Shocks and Aftershocks



The Importance of Process Post the Takana Proclamation

By Special Guest Writer: Professor Joshua Werblowsky M.D.
The writer is a clinical psychiatrist living and practicing in Jerusalem.


When a beloved leader crashes, the fallout is not confined to him and his immediate family. There will also be serious consequences for those who have aligned themselves with him and his worldview.

During the 35 years I have practiced clinical psychiatry, I have worked with individuals, communities, VIPs (very important persons) and with what I call VVIPs (very, very important persons), dealing with the aftereffects of trauma, including the “fall” of leaders who influenced broad Jewish communities.

In that context I have presented communities with an educational plan to accept the “fall” of their leader and to take responsible action with regard to the aftereffects. The essence of this plan is awareness of the nature of the necessary process. Attention must be paid to all feelings and statements in order for the process to progress successfully.

The process will include the following stages, which may overlap or reappear: numbness; denial; sadness, leading at times to depression, and anger, leading to a sense of betrayal. The ultimate goal is acceptance of reality – however disappointing or disillusioning – and healing. And finally, growth of the individual and the community.

Initial reactions to trauma or loss vary from denial to numbness. Denial can be best exemplified by statements, which I have personally heard, such as: “It’s impossible!” “I don’t believe it!” “ He could never have done those things.” “He was so important to me and still means so much to me.” “It didn’t happen.” “How could it be that a leader of this stature, who appeared to be full of love and caring for others and was such a warm and an excellent Torah teacher who related to all Jews, do the things that are described by Takana.”

The consequences of the allegations made by the Takana organization regarding Rabbi Mordechai Elon are still reverberating around the country and abroad, and will be felt for some time to come.

Some may blame the source of the revelations, no matter how professional it is, of being motivated by its own personal agenda. Others will just be numb, attempting to push the entire issue aside as if it did not occur, and may refuse to discuss it.

Those who have been able to get past the denial stage may have several different reactions. The first one is sadness and a sense of a deep personal loss. This can lead in some cases to a serious level of depression and even clinical depression. Others will begin to experience anger, at times to a serious degree. Some will feel that they have been betrayed. They may then identify the betrayal of their trust with what the VVIP stood for. If the individual who “fell” was a religious leader, they may question all religious leaders and even the religion itself. In unaddressed cases this can lead to giving up their religious orientation.

Some will remain in the numb stage. Others will remain in the denial stage. Still others will remain in the sad to clinical depression state and be unaware of the etiology of their feelings. Those who are angry may also wind up being irritable and angry with others, unaware of the source of their anger.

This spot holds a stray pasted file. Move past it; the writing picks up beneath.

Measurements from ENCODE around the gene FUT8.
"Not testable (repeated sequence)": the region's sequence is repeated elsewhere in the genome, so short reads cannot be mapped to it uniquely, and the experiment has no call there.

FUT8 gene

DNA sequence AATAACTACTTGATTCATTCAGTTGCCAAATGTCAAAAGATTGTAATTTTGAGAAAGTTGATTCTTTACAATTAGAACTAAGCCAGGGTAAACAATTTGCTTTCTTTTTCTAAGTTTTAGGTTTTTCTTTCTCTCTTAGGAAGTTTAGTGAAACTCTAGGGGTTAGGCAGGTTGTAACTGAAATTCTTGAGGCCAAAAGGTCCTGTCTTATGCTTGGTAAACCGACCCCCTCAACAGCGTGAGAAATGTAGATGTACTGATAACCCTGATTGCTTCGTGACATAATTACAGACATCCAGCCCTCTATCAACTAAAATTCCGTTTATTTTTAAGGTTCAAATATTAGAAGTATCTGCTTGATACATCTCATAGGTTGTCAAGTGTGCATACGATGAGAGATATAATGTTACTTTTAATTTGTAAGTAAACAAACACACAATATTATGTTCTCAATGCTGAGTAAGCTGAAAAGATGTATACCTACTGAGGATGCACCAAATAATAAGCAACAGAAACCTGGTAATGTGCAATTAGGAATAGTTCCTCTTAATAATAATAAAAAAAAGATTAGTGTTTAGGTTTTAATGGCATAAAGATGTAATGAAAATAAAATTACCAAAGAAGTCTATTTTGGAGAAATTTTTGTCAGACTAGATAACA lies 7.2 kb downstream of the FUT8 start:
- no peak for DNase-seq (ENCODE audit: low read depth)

With appropriate awareness of the shock and resultant aftershocks, through the appropriate educational process, individuals and communities will be able to reach a new equilibrium, a new reality, and will learn and grow from the experience. Some will understandably need counseling to deal with the loss of the important figure in their life and the loss of trust in others in a similar role in their lives and community framework.

One memorable example of this healing process is that of an artist who came to me following a trauma. He wanted to paint a picture expressing his feelings about the ordeal, but found himself unable to commit anything to canvas. During the course of therapy he attempted to paint several times, but could not complete the picture. Over time, as he dealt with his need to deny the trauma, and went through the stages of sadness and anger, he was able to paint a composition that truly represented his experience. It was, objectively, an unattractive scene, but in the painter’s words, “It was true. It was reality.” As a result of the process of therapy, he found that his paintings had deeper significance and he subsequently considered himself a better painter.

Following the Elon revelations, many people remain in the denial stage. However, I have not seen any direction taken publicly by leaders of the community post the initial disclosures.

In order to alleviate the public and private trauma, I suggest that the following steps be taken: use this information as the educational basis to enable teachers to respond to their students’ questions in a helpful and supportive manner; arrange for educational groups, roundtable discussions, and workshops to be available to deal with students’ evolving feelings and responses .In addition, offer advice and support to rabbis and community leaders on how to deal with their members’ ongoing reactions.
The awareness of the process required in adjusting to trauma is the cornerstone that will form the basis for healing. Steps in the process cannot be skipped if we are to reach a new equilibrium that will allow for a healthy and respectful relationship with our rabbis and leaders who will remain our role models.

Judaism is greater than any particular leader. Let us use our G-d-given abilities for helping and not harming.

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